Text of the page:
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The Fée Verte Absinthe Forum - The Oldest, Largest, Most Authoritative Absinthe Forum. > The Monkey Hole > Arts & Philosphical Sundries
Artemis
IPB Image

It's not what you think.
http://www.viralnova.com/box-of-money/
Jay
With the right kind of salesmanship, he might be able to sell his creation for the amount of money which it appears to hold. It's a stunning achievement.

I wouldn't recommend carrying it around, though.
Tibro
New twist on an old trick.

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Kirk
Is the nickel cad cam?
Tibro
No idea. I was after a simple disk token of the same denomination when it fell into my browser. It's damned detailed for its size if the background comparison is to be believed.
Kirk
It's made up of boards or pieces of wood so I'd say the scale is off, the nickel is big.
Does anyone here know much about cad programs? I'm trying to create a .dxf file using Corel 3 and then convert the file but I'm getting poor results. What's a user friendly program that is free or cheap?
Kirk
I'm trying to make a grille that does not cost too much.
Artemis
The original Artemis spoon drawing was made using a combination of Autocad (vector) and a bitmap program (I think it was Microsoft Paint). Converting DXF files can be a problem; at the time I had access to programs for such that I didn't own. I do have both Autocad and Autocad Lite somewhere, but they're not installed on my machine. On my last project they wouldn't spring for Autocad except for the use of a couple of "graphic artists", but I didn't like their work, so I did all my own graphics using Paint. The end users couldn't tell the difference. Message me or call me; I'm not sure exactly what it is you're trying to do, but we'll get her done somehow.
Kirk
A friend of mine is recommending Adobe CS6 but the cheapest I can find it is $550 and that's not in my budget right now. I think I've converted my Corel 3 design to to a .dxf so my mission may be complete but I'm still dead in the water for future projects until I can get a copy and learn to use it reliably.
To do this one (go ahead and laugh) I actually used 8 hours fiddling with Corel, plus scissors, tape and white out to complete it, in the process I found out that Michaels craft store does not carry white out in any shape or form, first time I ever went in there, last time too.
Artemis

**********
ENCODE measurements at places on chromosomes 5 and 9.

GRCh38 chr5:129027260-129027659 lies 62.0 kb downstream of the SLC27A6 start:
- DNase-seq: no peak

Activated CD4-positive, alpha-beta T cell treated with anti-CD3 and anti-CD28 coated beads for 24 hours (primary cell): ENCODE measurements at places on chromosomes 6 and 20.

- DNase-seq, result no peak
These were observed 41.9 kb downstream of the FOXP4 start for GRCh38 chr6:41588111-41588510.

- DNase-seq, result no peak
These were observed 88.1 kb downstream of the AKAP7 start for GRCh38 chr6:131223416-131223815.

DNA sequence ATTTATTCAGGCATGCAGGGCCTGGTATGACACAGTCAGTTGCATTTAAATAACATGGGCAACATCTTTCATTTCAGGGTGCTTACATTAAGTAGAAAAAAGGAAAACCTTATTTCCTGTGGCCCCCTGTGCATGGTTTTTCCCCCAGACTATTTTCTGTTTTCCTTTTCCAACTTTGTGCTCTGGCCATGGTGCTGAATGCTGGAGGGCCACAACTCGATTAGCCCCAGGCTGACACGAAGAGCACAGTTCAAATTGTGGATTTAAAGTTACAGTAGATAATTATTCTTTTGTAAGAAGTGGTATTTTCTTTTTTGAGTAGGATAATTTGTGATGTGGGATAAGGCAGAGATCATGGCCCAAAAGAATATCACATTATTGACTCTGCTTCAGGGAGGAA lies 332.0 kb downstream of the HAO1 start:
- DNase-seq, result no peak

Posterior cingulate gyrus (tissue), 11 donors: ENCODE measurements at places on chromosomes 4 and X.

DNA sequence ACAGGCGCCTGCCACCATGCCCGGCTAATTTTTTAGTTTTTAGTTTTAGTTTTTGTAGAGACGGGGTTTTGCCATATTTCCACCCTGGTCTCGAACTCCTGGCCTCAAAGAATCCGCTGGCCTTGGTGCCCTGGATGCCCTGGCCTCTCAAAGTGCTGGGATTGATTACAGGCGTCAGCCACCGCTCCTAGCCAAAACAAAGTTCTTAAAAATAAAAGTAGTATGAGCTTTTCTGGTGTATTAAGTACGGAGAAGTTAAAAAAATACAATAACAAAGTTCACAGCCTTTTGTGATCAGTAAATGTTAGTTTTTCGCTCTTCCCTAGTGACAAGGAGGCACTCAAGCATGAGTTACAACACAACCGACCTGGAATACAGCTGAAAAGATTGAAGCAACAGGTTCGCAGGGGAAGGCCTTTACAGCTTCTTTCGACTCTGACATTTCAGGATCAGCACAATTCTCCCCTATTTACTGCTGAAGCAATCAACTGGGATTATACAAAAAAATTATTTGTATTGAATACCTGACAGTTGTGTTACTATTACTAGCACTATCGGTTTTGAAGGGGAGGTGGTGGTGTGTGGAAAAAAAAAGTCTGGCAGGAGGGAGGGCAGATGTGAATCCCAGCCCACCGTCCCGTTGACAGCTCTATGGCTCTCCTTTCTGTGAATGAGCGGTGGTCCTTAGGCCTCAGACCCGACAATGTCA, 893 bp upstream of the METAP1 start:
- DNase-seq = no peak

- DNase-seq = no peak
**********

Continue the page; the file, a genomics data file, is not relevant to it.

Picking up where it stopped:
And a friend of yours is recommending Autocad ...
QUOTE
I think I've converted my Corel 3 design to to a .dxf so my mission may be complete

That's what I was thinking, but why does it even have to be a dxf file? Unless you want a machine to make the thing (Cad-Cam) using the drawing, and then you're into mass quantities of dollars.
I for one am not laughing; I've been there and done all that and more, hundreds, maybe thousands of hours to get graphics where I wanted them to be, cutting and pasting, whiteout, whatever. Liquid whiteout seems to have been phased out by the applicators that lay down a strip of white tape - they work just fine with a lot less mess. As for the future, if you're down for the learning curve we can still talk about hooking you up to Autocad.
Jack Batemaster
QUOTE(Kirk @ Mar 10 2014, 07:51 AM) *

I'm trying to make a grille that does not cost too much.


Pas comme le produit !
Kirk
I definitely need to learn auto cad. My plan was to learn how to make something in an in expensive way as opposed to what I do now, which is obsess over it til I think it's priceless. If I can create this than I can repeat it. I want to use a commercial cad shop to cut my punches and dies, that's why I need the .dxf skills.
I imagined I would whip out this digital design in seconds, the way I see Jack do and then send it to the job shop and get a punch that I can make widgets with, but it turns out I was dreaming about it being easy.
Artemis
I mis-used the word "raster" in a preceding post. What I meant was "vector". So I corrected it.
Autocad makes "vector" images. "Bitmap" and "raster" are pretty much the same thing. Vector is much cleaner.
IPB Image
As I mentioned to Kirk privately, an Autocad drawing in its raw form (the form the computer creates and "sees") is like a numerical database, a series of mathematical instructions. That's why a machine can turn a DXF file into a hard object.
Jack Batemaster
J'utilise les Expressions Design et la Photochopper.
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